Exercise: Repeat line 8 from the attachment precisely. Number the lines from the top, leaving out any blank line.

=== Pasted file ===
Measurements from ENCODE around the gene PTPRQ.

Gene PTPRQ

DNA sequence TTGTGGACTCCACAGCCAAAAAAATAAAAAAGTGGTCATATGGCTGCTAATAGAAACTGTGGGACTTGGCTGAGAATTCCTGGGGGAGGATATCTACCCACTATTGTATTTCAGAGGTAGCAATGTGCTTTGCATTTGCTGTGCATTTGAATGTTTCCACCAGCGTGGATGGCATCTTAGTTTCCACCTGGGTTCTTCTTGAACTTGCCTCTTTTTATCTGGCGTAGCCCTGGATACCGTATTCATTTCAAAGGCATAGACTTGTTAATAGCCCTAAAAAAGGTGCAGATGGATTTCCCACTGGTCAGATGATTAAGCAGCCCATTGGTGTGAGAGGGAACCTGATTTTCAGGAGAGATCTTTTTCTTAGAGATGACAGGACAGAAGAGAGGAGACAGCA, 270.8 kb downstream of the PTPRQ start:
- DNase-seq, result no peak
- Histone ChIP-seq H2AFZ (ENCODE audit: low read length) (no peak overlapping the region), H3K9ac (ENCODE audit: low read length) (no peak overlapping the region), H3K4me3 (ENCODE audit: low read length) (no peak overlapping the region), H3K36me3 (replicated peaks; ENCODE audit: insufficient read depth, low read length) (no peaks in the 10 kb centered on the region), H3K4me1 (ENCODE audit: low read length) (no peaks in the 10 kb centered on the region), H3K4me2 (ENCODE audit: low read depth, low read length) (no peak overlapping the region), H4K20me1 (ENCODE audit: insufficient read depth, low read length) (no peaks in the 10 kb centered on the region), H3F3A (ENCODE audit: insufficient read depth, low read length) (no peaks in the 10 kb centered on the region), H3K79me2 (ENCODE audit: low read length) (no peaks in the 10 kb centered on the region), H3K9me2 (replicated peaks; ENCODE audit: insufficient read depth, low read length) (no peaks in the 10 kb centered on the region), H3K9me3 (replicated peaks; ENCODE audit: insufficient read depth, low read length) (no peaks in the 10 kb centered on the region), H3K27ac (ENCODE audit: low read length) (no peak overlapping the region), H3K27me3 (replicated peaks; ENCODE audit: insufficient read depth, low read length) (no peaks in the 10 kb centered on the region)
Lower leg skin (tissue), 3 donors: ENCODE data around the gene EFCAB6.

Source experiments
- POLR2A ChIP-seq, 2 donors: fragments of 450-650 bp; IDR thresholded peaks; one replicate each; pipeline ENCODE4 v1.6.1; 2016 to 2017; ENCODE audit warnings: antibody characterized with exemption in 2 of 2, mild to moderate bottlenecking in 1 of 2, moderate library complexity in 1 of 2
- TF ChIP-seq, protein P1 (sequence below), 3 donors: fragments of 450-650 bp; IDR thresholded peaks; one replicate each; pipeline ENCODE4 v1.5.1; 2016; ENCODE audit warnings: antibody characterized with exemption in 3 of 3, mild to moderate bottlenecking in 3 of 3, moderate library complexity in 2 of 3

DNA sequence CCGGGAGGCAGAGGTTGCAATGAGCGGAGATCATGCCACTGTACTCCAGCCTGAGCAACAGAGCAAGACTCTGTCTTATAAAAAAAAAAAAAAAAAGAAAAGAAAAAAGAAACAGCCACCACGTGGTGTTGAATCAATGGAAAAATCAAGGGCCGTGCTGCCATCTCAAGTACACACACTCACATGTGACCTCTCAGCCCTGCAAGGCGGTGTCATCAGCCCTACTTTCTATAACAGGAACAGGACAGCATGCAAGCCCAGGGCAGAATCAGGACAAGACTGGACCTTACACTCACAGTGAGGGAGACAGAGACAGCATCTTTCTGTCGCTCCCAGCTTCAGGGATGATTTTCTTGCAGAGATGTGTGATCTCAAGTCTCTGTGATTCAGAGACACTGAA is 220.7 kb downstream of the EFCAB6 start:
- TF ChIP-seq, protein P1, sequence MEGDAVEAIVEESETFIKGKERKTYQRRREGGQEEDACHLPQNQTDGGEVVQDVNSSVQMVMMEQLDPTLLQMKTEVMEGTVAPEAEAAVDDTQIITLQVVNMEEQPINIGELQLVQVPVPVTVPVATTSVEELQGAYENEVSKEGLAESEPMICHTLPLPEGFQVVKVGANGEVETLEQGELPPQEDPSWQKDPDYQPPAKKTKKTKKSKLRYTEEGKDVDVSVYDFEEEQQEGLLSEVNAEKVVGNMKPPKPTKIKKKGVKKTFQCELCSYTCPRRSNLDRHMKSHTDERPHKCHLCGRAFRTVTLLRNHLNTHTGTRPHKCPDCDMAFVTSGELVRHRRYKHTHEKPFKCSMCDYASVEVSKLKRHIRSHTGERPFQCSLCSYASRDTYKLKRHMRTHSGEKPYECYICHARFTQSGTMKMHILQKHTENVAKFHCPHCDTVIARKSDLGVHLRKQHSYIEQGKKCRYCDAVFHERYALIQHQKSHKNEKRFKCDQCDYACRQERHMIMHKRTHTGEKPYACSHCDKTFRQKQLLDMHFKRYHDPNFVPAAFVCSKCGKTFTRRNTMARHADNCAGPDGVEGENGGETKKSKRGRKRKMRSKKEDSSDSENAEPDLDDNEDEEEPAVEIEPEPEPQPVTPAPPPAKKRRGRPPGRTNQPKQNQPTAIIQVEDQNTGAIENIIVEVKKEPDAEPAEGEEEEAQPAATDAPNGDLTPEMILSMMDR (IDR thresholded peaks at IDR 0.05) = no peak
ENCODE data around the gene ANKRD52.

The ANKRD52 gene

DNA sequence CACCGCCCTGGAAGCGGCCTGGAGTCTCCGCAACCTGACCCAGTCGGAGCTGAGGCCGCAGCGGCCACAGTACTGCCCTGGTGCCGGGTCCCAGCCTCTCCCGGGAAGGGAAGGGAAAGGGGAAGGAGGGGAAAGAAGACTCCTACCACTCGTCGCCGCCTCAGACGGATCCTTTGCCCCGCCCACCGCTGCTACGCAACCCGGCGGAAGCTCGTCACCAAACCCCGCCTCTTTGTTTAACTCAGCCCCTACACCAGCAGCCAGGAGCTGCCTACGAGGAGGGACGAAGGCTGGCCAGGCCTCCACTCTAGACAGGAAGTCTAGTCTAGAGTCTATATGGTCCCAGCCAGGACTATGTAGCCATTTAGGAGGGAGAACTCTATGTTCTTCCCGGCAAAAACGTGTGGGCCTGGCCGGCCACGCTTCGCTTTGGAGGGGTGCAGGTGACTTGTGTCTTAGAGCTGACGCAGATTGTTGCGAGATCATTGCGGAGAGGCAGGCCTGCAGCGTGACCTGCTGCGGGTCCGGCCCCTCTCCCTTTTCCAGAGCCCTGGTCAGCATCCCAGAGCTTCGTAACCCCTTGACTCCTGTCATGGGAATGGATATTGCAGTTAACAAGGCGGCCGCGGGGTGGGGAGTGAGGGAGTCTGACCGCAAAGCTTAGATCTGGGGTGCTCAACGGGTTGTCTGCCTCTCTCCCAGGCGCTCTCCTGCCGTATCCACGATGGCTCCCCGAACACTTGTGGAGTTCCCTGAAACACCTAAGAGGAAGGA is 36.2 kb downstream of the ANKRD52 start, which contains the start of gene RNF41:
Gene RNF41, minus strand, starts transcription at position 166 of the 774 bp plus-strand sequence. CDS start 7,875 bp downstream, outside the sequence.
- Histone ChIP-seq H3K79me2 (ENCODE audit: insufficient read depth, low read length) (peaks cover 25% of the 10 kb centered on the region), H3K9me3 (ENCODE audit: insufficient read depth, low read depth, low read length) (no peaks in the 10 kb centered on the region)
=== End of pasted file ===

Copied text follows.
- POLR2A ChIP-seq, 2 donors: fragments of 450-650 bp; IDR thresholded peaks; one replicate each; pipeline ENCODE4 v1.6.1; 2016 to 2017; ENCODE audit warnings: antibody characterized with exemption in 2 of 2, mild to moderate bottlenecking in 1 of 2, moderate library complexity in 1 of 2